Councillor N Lloyd thanked the team for the effort being put into the climate change process.  He asked if there was awareness of how the Plan compared to other authorities’ Plans with regard to climate change.


The Planning Policy Team Leader stated that in his opinion this Council’s Plan was at the forefront in its emphasis on climate change. Some authorities were requesting a higher percentage of biodiversity net gain, but NNDC did not have the evidence to substantiate a higher target than that required from the emerging legislation.  The policies were aligned with Government policy and ambition in terms of carbon and greenhouse gas reduction to 2050, as distinct from the Council’s ambition for its own business by 2030. It is still likely that the government will introduce amendments to the Building Regulations to ensure future homes move towards carbon net  ...  view the full minutes text for item 6.





To support the Broads Authority application to secure designation of How Hill as a Dark Sky Discovery Site




This proposal complements the defined characteristics and valued features of the Settled Farmland Landscape Type as set out in the North Norfolk Landscape Character Assessment (2021 SPD) and accords with the relevant environment policies within the Local Plan.




That NNDC in principle supports the Broads Authority application to secure nomination of How Hill as a Dark Sky Discovery Site


Cabinet Member(s)


Ward(s) affected

Cllr J Toye


St Benets

Contact Officer, telephone number and email:

Cathy Batchelar, Landscape Officer

Tel: 516155

Iain Withington, Planning Policy Team Leader Tel 516034



Additional documents:


The Planning Policy Team Leader presented a report that sought support for a proposal by the Broads Authority to nominate How Hill, Ludham for nomination as a Dark Sky Discovery Site.  He reported that two of the areas shown on the map within the appendix to the report had subsequently been removed from the proposal and only the main viewing area was now proposed for designation.


The Chairman asked what measures were proposed to prevent unauthorised use of the car park site for camping, overnight parking of motorhomes, antisocial behaviour etc.


The Planning Policy Manager explained that the site was managed by the Broads Authority as an existing visitor destination.  He considered that it was unlikely that the designation would encourage antisocial behaviour or exacerbate any issues that might already exist.  He suggested that any concerns regarding security in relation to the car park could be flagged in the Council’s response.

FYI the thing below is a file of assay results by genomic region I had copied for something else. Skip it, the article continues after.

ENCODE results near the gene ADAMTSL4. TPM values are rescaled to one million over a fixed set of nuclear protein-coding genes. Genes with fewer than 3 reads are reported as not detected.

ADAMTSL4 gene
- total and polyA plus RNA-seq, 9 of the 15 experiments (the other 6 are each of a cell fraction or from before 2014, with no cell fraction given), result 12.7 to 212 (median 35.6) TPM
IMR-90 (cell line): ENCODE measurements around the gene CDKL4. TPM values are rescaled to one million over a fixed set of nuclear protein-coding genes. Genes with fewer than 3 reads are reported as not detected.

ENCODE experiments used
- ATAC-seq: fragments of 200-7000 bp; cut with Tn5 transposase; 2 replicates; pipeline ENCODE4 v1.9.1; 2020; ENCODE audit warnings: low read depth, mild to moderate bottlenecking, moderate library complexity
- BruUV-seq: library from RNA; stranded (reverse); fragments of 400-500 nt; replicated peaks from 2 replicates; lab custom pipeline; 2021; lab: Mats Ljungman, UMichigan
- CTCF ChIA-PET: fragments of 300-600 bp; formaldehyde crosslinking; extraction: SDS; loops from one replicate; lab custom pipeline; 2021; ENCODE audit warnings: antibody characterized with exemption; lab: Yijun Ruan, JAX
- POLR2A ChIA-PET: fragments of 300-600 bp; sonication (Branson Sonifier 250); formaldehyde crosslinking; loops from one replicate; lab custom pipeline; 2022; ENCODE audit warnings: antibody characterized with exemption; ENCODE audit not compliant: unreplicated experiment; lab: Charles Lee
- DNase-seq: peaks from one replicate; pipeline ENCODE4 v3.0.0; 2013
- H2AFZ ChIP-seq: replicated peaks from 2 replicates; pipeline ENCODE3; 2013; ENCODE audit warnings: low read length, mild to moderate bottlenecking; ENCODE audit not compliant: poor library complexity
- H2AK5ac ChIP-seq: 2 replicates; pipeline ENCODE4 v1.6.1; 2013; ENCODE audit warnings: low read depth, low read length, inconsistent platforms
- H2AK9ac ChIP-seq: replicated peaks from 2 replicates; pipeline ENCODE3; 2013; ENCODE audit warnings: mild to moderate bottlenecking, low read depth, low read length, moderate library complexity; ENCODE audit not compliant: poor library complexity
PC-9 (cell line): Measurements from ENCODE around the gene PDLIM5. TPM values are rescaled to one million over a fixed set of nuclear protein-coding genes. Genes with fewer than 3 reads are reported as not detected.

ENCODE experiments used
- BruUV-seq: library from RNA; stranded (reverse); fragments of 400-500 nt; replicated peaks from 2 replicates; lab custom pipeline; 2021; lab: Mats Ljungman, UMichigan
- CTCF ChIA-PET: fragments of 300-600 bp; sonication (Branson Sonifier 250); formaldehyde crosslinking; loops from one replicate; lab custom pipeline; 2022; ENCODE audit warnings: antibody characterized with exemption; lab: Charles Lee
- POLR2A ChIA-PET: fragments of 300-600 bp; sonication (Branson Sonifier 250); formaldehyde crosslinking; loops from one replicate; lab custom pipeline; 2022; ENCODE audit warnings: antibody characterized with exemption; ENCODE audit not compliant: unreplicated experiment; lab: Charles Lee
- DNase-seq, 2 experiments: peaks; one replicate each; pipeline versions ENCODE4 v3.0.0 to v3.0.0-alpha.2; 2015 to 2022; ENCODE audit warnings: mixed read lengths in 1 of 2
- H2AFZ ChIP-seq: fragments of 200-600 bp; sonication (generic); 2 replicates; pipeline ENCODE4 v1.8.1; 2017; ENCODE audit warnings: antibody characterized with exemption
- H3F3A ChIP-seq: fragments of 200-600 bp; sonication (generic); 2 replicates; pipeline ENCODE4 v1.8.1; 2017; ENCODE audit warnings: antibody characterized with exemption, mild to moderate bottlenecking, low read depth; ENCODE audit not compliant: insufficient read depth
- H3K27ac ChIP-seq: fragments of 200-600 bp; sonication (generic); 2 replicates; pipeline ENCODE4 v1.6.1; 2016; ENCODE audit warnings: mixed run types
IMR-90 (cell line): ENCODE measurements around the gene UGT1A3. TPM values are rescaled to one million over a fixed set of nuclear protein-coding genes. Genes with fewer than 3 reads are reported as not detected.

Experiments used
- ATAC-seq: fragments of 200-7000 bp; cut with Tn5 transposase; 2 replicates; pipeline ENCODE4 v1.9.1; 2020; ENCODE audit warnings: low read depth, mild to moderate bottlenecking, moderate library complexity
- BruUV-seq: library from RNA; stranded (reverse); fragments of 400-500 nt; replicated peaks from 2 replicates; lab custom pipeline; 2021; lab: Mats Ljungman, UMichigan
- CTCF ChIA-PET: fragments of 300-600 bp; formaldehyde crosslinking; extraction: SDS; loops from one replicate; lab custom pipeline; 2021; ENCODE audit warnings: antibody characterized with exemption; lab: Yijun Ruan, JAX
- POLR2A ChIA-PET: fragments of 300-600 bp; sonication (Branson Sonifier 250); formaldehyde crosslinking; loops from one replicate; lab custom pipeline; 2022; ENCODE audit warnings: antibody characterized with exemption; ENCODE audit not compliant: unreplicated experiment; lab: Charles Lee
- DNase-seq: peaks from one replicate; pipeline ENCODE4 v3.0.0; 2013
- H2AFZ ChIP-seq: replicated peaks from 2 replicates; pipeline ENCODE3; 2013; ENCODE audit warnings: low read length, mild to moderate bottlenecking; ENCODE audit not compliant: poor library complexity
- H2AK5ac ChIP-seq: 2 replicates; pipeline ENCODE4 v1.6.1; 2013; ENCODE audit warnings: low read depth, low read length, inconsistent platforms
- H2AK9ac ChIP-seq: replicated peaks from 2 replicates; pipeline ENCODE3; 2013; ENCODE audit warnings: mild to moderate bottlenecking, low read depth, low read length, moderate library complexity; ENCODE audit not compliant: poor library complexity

The Planning Policy Manager stated that the Broads Authority’s assessment mentioned that the access was open to the public at all times and safety was not deemed to be a major risk.


The Chairman stated that he was happy with the suggestion and was very supportive of the proposed designation.


Councillor J Toye expressed concern with regard to access for disabled visitors.  He also queried the public consultation on this proposal.


The Planning Policy Team Leader stated that the proposal had been brought to the Broads Authority by members of the community and it was supported by the Parish Council.  He considered it unlikely that the proposal had gone out to wider consultation, but this could be raised with the Broads Authority.


With regard to disabled access, the Planning Policy Team Leader stated that he did not have detailed knowledge of the site but the Council’s response could be made subject to the guarantee of appropriate disabled access to the main viewing area.


Councillor H Blathwayt, NNDC representative on the Broads Authority, confirmed that the car park surface was suitable for wheelchairs.  He stated that How Hill was occupied for the majority of the time as an educational establishment for residential school parties, and therefore the car park was overseen. He stated that one of the main points of access was from the river, which would help with traffic flow.  He considered that it was unlikely that the site would become more popular than it was already.